It is the claim of respondent, fully set up in its answer, that, in violation of said agreement and for the purpose of defrauding the company, the insured gave false answers to certain questions that were material to the risk, and that therefore the company was relieved of any liability under said policy. On the other hand, appellant contended at the trial that the answers were written in by an agent of the company without the knowledge or connivance of the insured, and therefore the insurer cannot take advantage of its own wrong, but is charged with the same responsibility as though the answers were true.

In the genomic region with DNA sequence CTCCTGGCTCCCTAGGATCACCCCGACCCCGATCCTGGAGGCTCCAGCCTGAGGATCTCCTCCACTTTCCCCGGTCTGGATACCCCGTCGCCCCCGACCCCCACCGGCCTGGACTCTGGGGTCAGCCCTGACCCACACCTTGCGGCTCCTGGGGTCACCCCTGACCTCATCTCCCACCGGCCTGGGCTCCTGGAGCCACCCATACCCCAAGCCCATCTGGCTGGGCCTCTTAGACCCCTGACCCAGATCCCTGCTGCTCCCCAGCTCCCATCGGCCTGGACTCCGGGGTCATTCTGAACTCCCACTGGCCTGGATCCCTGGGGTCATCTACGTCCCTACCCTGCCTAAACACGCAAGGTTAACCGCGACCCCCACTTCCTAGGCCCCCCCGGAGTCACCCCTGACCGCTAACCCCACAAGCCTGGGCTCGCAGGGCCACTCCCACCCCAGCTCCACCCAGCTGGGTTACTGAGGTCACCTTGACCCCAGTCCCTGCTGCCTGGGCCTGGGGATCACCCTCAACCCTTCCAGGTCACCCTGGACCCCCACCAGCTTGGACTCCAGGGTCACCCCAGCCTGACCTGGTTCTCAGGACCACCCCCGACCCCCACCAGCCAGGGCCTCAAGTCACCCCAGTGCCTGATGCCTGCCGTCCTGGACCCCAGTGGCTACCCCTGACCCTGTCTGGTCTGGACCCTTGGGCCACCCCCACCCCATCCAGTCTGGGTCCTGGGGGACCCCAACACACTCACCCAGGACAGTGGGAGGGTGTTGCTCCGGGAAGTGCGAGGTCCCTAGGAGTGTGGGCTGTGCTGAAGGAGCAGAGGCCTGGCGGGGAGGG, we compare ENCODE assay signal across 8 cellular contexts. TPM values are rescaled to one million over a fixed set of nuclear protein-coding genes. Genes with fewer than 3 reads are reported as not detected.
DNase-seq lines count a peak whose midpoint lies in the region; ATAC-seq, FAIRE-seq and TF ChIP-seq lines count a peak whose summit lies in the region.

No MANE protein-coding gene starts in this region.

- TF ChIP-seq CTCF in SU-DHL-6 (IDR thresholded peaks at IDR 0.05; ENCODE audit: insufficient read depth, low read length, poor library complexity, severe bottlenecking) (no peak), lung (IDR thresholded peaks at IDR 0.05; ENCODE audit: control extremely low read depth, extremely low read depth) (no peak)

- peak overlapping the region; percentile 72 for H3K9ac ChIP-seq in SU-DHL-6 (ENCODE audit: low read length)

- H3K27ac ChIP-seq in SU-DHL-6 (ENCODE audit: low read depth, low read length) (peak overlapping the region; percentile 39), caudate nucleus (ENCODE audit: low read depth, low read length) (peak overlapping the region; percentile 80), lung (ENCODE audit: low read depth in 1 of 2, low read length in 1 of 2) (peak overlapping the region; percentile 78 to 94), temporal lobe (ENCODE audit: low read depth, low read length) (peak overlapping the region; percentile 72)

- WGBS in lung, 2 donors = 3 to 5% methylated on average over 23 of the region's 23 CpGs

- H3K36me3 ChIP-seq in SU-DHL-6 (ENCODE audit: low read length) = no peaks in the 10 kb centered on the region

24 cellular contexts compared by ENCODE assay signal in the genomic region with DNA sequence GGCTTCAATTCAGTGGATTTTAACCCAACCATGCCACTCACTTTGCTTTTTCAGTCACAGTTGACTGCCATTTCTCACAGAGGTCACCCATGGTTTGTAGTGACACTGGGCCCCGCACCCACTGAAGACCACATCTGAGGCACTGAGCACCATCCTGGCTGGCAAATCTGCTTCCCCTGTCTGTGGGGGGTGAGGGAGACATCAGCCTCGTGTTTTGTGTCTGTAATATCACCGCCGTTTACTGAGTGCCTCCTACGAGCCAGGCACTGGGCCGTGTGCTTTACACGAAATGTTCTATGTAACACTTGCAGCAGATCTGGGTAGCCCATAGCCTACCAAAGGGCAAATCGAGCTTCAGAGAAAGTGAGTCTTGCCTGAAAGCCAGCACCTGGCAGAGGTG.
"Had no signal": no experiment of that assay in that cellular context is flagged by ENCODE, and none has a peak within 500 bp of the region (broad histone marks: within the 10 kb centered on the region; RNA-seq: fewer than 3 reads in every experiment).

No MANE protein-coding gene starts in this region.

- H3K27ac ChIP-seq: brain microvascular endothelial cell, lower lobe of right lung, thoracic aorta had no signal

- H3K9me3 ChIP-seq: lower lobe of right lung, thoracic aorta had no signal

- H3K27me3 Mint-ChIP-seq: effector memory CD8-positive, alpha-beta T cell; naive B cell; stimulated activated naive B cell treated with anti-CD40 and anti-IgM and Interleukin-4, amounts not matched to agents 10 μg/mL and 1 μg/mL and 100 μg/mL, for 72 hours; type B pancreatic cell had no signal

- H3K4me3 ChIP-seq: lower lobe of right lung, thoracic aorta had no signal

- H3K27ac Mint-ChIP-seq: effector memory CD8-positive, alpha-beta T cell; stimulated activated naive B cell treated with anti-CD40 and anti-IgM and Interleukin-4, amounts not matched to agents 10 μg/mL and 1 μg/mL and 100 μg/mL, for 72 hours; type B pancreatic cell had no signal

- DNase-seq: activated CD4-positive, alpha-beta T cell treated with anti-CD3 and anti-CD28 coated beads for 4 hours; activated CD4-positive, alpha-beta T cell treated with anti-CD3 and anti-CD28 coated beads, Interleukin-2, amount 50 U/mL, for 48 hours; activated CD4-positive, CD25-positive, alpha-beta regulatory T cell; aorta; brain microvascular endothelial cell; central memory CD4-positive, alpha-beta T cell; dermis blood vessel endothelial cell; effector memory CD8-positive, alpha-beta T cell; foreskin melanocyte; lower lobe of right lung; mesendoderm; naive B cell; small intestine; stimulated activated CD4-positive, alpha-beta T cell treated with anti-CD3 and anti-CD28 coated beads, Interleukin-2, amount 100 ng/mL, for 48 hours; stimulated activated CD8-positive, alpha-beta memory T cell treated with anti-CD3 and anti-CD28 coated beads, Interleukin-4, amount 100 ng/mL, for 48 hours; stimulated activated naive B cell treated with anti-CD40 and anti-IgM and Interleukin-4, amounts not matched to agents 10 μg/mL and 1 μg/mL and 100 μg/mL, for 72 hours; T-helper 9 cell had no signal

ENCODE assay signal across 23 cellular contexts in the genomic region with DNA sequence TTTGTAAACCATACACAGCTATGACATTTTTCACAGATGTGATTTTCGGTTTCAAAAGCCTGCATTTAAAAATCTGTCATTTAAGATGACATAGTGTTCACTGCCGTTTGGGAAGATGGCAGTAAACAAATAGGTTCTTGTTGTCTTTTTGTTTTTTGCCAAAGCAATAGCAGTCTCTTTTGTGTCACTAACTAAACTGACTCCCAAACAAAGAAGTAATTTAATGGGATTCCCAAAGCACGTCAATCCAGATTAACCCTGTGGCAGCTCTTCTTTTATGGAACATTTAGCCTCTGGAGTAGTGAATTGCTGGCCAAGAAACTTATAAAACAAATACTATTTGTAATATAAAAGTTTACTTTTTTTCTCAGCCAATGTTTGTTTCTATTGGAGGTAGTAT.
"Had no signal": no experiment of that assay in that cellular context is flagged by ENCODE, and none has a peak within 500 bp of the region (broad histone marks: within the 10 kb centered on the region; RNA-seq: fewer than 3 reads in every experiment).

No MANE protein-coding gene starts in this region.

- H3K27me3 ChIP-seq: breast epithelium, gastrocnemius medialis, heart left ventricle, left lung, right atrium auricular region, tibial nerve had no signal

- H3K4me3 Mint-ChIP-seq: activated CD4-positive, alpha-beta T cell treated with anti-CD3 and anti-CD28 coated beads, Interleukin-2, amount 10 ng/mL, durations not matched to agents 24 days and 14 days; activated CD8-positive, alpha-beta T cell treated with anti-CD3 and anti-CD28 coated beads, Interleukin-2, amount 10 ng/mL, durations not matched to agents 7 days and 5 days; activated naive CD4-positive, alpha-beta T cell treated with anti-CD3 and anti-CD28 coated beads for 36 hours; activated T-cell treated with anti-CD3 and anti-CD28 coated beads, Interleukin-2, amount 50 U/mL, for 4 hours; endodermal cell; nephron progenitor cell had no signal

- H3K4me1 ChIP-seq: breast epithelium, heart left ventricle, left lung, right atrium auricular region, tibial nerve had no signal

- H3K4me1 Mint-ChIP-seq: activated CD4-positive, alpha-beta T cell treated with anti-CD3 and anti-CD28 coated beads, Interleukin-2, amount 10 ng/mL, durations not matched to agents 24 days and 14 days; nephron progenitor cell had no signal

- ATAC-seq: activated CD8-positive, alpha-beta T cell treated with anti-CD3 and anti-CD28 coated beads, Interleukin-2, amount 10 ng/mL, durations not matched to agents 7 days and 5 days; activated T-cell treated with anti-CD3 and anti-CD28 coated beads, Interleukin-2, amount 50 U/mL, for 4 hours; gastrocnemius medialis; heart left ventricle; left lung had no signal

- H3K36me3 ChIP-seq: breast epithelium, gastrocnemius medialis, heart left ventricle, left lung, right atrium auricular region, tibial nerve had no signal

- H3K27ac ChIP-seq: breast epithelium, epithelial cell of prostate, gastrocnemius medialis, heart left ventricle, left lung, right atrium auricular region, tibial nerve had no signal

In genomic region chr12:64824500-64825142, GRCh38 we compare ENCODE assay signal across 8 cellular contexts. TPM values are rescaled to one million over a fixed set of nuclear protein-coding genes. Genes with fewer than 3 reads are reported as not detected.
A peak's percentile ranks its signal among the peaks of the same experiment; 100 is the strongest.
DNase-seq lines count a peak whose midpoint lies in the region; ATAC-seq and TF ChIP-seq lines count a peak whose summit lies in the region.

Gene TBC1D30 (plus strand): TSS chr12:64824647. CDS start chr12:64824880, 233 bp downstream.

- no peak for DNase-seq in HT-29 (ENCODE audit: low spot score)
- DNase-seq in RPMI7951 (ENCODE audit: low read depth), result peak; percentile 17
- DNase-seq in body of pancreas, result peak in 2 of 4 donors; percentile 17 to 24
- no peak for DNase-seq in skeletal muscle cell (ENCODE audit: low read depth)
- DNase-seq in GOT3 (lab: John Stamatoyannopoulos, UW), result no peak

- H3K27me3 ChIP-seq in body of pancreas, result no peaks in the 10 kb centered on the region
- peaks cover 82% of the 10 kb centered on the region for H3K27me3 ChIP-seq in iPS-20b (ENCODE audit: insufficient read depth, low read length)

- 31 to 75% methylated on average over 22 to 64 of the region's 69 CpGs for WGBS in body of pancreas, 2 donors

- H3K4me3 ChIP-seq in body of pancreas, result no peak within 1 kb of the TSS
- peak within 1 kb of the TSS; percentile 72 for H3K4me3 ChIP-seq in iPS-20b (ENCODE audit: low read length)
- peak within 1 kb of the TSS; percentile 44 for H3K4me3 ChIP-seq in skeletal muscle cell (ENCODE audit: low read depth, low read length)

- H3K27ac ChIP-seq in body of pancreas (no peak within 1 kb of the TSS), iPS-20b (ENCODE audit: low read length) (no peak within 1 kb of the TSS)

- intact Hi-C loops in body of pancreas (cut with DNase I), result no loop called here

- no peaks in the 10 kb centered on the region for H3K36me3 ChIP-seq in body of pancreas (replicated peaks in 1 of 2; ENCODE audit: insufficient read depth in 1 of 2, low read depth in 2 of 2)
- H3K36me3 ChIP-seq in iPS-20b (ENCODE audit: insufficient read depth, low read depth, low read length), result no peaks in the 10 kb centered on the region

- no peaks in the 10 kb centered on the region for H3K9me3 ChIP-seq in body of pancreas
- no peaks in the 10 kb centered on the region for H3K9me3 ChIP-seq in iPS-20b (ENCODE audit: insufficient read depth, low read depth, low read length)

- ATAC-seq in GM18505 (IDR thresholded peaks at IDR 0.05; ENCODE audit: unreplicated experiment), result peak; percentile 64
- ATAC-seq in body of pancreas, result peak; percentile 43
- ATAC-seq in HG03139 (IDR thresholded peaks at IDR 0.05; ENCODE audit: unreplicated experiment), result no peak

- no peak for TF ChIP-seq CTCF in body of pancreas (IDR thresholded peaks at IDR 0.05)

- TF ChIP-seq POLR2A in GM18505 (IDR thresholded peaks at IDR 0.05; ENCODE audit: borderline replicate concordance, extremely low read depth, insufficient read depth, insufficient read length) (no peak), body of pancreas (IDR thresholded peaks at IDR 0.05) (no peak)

The questions were as follows: (1) "Have you ever applied to any company or society or order for insurance without receiving a policy or certificate of the exact kind, rate, and amount applied for, or for reinstatement of a lapsed policy or certificate without being reinstated?" and (2) "Is any negotiation or application for other insurance now pending or contemplated?" Each question was answered in the negative, whereas, admittedly, the truth is that, on September 22, 1902, Goldstone had made an ineffectual application for life insurance to the Northwestern Mutual Life Insurance Company of Milwaukee; likewise, in November, 1903, to the Guardian Life Insurance Company of New York; similarly, in August, 1913, to the Equitable Life Assurance Society of the United States; also to the New York Life Insurance Company, in August, 1902, and another, to the same company, in 1905; furthermore, in July, 1913, he made another application to the said New York Life Insurance Company, which application was still pending at the time the application herein concerned was made.